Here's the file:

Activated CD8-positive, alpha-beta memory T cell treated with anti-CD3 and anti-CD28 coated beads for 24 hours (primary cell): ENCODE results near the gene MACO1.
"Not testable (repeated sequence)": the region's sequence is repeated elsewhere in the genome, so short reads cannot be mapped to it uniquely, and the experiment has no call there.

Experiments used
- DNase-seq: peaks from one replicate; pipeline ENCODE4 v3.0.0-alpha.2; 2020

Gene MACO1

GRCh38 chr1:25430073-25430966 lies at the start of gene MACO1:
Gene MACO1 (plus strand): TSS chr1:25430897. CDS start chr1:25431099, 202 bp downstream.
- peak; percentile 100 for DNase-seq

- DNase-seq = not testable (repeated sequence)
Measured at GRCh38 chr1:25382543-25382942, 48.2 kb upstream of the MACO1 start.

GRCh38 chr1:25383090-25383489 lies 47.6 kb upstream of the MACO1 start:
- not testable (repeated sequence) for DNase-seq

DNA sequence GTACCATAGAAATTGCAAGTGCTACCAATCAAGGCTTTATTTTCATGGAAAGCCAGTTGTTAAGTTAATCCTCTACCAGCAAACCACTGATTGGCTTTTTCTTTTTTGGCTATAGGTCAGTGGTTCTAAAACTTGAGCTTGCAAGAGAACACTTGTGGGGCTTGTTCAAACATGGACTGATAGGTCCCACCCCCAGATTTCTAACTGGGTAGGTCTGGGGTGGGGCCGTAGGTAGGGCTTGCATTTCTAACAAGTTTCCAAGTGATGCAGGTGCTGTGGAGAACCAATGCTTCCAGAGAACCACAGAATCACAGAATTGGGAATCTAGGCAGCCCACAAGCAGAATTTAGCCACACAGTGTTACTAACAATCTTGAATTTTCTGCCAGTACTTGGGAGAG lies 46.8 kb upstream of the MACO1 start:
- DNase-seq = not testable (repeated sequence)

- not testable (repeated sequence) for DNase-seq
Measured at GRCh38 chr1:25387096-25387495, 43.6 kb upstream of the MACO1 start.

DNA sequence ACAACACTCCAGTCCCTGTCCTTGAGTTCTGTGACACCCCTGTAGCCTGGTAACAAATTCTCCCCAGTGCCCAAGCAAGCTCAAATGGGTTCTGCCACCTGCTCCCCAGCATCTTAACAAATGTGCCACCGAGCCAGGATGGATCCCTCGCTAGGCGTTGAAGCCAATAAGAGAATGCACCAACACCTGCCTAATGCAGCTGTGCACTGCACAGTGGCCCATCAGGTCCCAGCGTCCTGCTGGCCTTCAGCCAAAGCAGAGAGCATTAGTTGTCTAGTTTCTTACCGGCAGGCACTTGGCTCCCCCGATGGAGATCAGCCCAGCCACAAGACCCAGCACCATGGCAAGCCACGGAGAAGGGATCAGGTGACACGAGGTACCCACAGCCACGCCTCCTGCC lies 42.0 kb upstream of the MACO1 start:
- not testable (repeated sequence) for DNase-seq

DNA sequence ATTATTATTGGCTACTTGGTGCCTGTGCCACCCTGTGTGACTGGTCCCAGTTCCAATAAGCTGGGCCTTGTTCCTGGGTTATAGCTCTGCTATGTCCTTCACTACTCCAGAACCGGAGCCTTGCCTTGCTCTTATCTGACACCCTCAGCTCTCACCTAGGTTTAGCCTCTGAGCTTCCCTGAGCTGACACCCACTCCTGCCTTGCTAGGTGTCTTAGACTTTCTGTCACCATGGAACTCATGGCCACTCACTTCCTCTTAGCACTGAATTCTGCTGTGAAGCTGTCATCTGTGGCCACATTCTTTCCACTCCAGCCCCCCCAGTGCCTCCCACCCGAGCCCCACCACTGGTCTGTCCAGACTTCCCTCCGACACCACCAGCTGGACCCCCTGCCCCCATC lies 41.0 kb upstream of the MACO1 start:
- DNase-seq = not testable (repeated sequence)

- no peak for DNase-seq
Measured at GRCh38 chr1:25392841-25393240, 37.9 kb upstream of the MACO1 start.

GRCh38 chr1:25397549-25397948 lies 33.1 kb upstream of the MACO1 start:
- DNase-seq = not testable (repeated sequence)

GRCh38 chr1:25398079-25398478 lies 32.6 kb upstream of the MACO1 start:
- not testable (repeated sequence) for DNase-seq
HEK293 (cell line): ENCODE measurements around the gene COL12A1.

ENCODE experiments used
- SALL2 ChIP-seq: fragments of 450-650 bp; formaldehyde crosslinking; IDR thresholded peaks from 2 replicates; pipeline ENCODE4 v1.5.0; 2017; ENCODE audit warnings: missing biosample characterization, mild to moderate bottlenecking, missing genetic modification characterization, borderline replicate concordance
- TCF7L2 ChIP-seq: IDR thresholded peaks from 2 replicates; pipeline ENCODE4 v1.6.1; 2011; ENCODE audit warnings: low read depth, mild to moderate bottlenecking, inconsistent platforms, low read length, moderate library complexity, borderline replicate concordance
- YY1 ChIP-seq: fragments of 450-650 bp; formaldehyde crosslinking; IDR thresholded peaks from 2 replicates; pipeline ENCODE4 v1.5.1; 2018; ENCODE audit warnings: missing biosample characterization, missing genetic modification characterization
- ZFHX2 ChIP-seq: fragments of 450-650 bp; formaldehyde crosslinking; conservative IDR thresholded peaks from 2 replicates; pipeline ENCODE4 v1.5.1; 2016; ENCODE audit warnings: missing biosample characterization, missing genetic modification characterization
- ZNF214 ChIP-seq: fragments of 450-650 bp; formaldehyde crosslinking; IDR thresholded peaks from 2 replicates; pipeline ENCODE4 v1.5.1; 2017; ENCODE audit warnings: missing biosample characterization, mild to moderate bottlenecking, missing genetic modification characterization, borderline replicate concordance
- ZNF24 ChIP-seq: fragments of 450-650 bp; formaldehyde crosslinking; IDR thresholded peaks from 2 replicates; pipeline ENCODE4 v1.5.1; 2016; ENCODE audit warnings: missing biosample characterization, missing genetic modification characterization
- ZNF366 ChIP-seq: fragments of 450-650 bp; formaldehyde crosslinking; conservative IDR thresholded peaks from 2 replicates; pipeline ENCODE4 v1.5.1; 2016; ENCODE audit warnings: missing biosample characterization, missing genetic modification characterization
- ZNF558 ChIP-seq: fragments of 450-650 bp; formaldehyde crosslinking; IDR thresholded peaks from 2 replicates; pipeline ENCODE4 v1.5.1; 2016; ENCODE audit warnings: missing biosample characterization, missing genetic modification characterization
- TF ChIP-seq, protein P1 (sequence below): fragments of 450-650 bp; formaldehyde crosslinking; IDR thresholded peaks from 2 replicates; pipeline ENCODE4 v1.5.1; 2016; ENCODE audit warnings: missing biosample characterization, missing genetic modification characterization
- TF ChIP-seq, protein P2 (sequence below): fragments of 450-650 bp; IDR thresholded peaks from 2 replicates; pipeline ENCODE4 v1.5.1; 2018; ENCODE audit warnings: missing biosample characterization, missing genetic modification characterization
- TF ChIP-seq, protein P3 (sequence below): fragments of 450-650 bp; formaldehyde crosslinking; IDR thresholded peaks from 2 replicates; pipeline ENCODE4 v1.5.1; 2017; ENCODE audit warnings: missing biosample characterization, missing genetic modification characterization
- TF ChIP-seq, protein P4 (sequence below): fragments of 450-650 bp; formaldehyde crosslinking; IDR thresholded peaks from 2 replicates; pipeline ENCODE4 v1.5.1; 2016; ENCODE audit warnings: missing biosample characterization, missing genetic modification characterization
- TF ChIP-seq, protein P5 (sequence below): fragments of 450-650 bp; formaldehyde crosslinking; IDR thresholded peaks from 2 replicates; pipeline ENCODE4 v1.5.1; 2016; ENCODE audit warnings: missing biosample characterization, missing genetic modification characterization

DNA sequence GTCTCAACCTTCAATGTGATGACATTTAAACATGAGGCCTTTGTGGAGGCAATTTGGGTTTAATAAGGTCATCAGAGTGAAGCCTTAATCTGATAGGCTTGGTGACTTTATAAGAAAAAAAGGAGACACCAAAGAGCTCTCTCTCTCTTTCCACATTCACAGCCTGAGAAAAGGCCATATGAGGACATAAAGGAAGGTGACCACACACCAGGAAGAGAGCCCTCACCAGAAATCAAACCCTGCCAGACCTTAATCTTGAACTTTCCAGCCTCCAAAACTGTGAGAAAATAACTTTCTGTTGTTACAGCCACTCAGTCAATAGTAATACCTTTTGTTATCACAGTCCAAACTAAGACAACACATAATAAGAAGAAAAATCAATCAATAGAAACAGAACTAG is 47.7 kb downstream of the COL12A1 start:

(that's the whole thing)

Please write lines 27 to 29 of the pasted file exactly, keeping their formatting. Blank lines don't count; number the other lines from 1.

HEK293 (cell line): ENCODE measurements around the gene COL12A1.

ENCODE experiments used
- SALL2 ChIP-seq: fragments of 450-650 bp; formaldehyde crosslinking; IDR thresholded peaks from 2 replicates; pipeline ENCODE4 v1.5.0; 2017; ENCODE audit warnings: missing biosample characterization, mild to moderate bottlenecking, missing genetic modification characterization, borderline replicate concordance